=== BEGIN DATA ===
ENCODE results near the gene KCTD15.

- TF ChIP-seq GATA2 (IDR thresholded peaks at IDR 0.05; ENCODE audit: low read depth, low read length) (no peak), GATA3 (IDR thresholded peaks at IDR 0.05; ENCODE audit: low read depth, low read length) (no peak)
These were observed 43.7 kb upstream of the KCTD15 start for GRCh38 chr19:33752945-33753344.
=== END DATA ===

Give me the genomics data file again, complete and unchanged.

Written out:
ENCODE results near the gene KCTD15.

- TF ChIP-seq GATA2 (IDR thresholded peaks at IDR 0.05; ENCODE audit: low read depth, low read length) (no peak), GATA3 (IDR thresholded peaks at IDR 0.05; ENCODE audit: low read depth, low read length) (no peak)
These were observed 43.7 kb upstream of the KCTD15 start for GRCh38 chr19:33752945-33753344.